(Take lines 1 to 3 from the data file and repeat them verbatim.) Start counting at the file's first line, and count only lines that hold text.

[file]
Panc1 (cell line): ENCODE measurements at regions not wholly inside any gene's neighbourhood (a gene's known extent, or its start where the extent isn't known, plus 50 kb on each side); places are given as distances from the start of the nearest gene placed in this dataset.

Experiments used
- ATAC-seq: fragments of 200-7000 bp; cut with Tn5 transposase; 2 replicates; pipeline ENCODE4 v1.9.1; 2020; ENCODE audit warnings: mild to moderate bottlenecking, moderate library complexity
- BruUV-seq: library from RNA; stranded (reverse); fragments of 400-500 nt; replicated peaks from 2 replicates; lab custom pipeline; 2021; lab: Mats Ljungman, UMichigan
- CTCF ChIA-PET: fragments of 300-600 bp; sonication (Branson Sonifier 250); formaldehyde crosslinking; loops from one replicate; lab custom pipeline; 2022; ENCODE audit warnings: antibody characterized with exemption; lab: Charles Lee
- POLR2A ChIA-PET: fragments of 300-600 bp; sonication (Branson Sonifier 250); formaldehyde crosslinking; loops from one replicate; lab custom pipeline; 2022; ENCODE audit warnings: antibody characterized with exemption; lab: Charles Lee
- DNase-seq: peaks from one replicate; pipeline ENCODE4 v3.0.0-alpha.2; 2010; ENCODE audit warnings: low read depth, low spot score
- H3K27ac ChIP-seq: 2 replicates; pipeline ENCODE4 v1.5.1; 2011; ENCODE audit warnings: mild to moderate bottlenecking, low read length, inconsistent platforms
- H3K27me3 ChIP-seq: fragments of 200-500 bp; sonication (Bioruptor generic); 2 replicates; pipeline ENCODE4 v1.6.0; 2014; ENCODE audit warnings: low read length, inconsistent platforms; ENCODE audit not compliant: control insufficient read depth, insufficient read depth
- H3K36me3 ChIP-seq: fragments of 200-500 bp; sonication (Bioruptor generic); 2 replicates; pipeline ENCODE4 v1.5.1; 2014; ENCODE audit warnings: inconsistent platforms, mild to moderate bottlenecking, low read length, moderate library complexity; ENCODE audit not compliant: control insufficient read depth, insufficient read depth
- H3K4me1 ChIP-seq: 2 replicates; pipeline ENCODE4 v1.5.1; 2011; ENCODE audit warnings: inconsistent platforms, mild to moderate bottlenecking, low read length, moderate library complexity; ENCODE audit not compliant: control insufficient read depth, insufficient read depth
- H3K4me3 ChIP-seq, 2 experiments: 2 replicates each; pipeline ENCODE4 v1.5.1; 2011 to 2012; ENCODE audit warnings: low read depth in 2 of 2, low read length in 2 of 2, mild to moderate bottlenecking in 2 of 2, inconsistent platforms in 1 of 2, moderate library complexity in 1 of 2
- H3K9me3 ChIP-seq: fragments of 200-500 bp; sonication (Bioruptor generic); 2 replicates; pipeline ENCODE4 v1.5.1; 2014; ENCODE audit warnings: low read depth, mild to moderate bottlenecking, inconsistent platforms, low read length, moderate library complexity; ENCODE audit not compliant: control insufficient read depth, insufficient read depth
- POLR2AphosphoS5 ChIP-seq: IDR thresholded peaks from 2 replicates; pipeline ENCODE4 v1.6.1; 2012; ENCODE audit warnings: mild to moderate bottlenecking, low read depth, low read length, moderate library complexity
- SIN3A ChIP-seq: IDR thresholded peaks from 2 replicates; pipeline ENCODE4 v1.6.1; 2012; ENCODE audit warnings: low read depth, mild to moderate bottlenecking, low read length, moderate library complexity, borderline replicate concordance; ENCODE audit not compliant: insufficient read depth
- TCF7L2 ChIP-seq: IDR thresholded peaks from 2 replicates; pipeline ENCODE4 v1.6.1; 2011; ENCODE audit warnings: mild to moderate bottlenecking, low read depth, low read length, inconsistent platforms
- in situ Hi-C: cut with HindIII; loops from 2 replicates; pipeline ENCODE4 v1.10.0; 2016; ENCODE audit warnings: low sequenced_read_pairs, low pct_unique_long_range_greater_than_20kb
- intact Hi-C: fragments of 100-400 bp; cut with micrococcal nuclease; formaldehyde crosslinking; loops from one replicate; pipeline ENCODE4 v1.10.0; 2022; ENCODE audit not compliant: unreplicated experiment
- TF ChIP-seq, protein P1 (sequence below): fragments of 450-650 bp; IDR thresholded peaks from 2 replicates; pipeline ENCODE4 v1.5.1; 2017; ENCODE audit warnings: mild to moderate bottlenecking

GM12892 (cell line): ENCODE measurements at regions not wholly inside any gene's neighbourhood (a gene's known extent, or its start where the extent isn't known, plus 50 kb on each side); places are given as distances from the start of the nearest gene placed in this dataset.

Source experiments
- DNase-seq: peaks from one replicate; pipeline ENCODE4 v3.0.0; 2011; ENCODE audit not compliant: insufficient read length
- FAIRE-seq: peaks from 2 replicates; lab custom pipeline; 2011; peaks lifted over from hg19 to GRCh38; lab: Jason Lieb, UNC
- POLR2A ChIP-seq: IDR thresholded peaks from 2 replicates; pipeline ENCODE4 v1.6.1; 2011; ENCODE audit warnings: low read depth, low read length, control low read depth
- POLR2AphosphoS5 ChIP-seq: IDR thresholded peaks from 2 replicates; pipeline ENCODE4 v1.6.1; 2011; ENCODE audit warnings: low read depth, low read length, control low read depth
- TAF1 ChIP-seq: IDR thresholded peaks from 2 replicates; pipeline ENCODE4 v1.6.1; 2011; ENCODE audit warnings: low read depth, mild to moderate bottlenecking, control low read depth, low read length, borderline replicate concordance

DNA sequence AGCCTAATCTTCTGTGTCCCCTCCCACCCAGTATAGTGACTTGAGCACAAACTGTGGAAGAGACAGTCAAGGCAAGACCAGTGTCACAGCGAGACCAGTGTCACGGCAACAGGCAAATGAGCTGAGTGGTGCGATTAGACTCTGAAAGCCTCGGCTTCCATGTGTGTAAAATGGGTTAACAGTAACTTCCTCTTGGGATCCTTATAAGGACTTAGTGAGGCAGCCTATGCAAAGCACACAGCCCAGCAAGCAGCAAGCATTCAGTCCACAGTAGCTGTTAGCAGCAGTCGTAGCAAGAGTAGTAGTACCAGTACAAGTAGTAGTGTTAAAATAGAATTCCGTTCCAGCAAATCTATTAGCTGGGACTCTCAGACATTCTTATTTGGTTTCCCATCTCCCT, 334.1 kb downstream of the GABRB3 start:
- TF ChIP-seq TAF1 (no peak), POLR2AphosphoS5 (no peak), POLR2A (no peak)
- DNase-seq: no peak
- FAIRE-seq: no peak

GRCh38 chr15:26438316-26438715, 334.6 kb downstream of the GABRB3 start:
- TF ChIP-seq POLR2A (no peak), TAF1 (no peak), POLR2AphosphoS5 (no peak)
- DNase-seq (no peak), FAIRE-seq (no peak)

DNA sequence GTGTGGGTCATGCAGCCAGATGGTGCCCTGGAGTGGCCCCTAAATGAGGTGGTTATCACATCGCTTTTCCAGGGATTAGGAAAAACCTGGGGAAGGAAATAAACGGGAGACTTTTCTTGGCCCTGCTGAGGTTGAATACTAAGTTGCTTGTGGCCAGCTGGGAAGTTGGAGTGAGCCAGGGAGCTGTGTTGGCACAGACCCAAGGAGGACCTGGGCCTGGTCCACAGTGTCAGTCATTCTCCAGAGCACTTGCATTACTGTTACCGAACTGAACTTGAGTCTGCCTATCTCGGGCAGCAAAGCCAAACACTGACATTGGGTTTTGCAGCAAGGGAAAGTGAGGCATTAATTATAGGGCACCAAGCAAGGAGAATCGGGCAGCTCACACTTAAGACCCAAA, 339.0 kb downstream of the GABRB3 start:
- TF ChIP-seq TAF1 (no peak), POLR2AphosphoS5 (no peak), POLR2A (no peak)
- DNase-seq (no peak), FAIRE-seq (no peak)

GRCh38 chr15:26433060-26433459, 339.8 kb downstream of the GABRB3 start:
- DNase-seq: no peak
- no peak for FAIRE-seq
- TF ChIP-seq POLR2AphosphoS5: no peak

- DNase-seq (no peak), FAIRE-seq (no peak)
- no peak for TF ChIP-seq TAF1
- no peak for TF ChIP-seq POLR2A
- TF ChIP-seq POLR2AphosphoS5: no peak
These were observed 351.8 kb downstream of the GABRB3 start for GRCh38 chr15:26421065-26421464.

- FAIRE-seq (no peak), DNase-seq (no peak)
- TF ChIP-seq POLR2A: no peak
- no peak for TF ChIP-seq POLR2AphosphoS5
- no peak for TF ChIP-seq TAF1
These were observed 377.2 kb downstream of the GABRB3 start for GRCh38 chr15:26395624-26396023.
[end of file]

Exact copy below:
Panc1 (cell line): ENCODE measurements at regions not wholly inside any gene's neighbourhood (a gene's known extent, or its start where the extent isn't known, plus 50 kb on each side); places are given as distances from the start of the nearest gene placed in this dataset.

Experiments used
- ATAC-seq: fragments of 200-7000 bp; cut with Tn5 transposase; 2 replicates; pipeline ENCODE4 v1.9.1; 2020; ENCODE audit warnings: mild to moderate bottlenecking, moderate library complexity